…One must always choose the lesser of two weevils

Splice the mainbrace and clean the poop deck! Dreadfleet sails late into harbour.

Poor Dreadfleet. It could have been so good. Old Man O’ War players were quivering with excitement at the announcement of this return to fantasy naval warfare by Games Workshop, but when it was finally released, the disappointment of fans was a groan heard around the gaming world.

Sure, it looks fantastic. The ships are full of character, the gaming mat is spectacular, and it’s wonderful to see the John Blanche art throughout; in fact it looks more like something made by a 90s-era GW than the bland output of the post-2000 corporate behemoth. But they forgot to make the game play well. Dreadfleet is a long, tedious luck-fest in which your decisions are meaningless and the draw of a card can undo the work of three hours play. What were they thinking? They already had a great, time-tested game in Man O’ War—why not just keep the same damn mechanics?

Sadly, it is rumoured that many copies were recalled and destroyed, no doubt for some ridiculous tax-related reason. Dreadfleet is like the twisted younger brother locked in the castle tower that no one ever talks about anymore, and it seems GW prefers to pretend the whole incident never happened. It’s tragic, because if they’d thought about it, Dreadfleet could have been a classic. They just forgot to design a good game before they got carried away with designing the figures.

Just before I moved to New Zealand, I spent an age painting the ships, so felt compelled to bring the game with me, despite the fact it took up so much space in our small air shipment. Then I finally got to play it. I still look at the game on the shelf and contemplate which two, far superior, games I could have brought instead of that big box!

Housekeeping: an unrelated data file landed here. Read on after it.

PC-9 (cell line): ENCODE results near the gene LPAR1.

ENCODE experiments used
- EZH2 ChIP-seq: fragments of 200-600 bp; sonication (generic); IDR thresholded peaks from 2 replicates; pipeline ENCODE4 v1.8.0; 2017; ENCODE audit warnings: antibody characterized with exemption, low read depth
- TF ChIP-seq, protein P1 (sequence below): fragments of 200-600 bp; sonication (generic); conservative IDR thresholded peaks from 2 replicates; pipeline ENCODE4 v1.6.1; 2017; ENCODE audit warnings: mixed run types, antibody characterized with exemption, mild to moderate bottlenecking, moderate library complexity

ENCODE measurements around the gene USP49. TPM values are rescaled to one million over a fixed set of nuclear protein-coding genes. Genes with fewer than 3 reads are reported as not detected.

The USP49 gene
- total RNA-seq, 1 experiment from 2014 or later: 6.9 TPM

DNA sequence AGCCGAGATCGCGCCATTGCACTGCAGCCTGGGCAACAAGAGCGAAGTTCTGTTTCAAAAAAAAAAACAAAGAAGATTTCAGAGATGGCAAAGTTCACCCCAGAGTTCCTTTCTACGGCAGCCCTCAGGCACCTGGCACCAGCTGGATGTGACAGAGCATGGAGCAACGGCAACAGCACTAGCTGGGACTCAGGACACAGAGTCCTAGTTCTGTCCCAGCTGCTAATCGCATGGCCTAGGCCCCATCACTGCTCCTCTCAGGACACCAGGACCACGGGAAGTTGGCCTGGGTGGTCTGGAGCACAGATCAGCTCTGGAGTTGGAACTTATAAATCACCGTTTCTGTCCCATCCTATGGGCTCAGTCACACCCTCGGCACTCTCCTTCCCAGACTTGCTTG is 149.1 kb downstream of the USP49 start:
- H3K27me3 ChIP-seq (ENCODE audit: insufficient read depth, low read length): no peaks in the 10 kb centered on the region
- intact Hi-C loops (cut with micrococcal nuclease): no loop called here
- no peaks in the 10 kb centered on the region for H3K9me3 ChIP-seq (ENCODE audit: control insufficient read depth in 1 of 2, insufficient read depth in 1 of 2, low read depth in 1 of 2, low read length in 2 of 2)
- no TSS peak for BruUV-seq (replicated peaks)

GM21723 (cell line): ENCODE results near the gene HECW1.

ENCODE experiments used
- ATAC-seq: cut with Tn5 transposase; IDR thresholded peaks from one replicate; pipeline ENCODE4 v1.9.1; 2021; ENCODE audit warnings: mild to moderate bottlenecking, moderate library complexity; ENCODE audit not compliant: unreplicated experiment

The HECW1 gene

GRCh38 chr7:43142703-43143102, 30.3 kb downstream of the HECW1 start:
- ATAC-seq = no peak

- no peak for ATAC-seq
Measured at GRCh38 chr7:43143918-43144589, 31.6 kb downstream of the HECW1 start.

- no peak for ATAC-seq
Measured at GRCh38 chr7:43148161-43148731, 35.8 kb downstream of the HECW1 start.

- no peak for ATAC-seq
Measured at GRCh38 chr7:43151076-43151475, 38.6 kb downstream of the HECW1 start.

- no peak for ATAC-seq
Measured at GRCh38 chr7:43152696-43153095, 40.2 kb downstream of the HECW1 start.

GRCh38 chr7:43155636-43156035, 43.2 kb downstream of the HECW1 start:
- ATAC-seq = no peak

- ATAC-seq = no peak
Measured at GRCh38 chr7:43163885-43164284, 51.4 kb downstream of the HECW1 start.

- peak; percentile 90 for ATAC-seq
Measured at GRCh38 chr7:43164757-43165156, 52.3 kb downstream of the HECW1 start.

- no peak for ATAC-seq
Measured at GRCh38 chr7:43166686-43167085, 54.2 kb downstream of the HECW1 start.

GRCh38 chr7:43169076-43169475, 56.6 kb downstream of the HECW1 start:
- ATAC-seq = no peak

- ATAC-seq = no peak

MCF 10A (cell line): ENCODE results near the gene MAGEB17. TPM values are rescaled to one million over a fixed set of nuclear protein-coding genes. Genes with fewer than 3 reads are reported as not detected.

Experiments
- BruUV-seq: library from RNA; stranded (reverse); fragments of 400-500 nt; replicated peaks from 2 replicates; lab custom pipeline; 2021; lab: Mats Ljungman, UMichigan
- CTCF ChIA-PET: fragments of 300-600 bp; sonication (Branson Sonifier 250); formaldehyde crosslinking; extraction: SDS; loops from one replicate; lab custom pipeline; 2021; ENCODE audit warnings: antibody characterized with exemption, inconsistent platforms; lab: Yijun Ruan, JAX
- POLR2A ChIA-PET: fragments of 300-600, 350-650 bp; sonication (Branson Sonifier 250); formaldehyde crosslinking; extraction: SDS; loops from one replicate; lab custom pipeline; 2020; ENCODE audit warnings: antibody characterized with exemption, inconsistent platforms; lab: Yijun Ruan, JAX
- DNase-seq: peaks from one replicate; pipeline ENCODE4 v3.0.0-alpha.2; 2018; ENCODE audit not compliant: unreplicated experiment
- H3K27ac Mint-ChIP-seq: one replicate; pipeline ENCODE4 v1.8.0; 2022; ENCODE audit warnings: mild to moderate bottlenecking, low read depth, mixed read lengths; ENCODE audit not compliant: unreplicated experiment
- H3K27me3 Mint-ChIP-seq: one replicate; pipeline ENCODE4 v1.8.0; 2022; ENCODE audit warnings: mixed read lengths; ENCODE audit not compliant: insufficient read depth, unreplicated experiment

I created this rules summary back when I first got the game, but for some strange reason it slipped between the planks and I never posted it on this site. That error has now been rectified, so if you do ever get Dreadfleet out for a spin—and it does look beautiful—you’ll find this summary and reference useful.

Update: v1.1 fixes a slight error concerning broadside die results.


  • Brent says:

    I bought this as well, played once and quite frankly shelved it and have not even thought about the game until I saw this. I even paid someone to paint up all my ships and such. Do you think the game play could be salvaged? Maybe this could be a collaborative community project here on the EOG forums. I would contribute. Perhaps though the time is better spent on games that are already well designed and fun to play! Seems a shame though to let all this cool looking plastic just sit on the shelf.


    • I was thinking something similar myself actually. While I don’t have the time to contribute much beyond suggestions (this site takes up a lot of my spare time), I do think it’s a great idea. I agree with you that the game is too good-looking not to play, and at the very least, we can link to and discuss other attempts to improve it (there must be some out there).

      In fact rules modification is a great idea for a ‘room’ in the forums, and I’ll go set it up now. I’ll even start the topic on Dreadfleet and link to it from the main Dreadfleet page.

  • New room—The Study—constructed in the forums!

  • Rudi says:

    Great work with the reference sheet. However in the player sheet it says under broadsides:

    5. Roll to hit. Each D6 result equal to or exceeding the
    number required scores a hit. A roll of 1 always hits; a
    roll of 6 always misses.

    Shouldn’t it be a 1 always miss and a 6 always hits? 🙂

  • Tom says:

    I heard some guys griping about the complexity of Sails of War at my LGS just yesterday. Anyone care to comment if these rules are any (subjectively) better or worse than DF? I too paid a hefty sum to have the ships beautifully painted, but haven’t yet had a chance to play the game.

What do you think?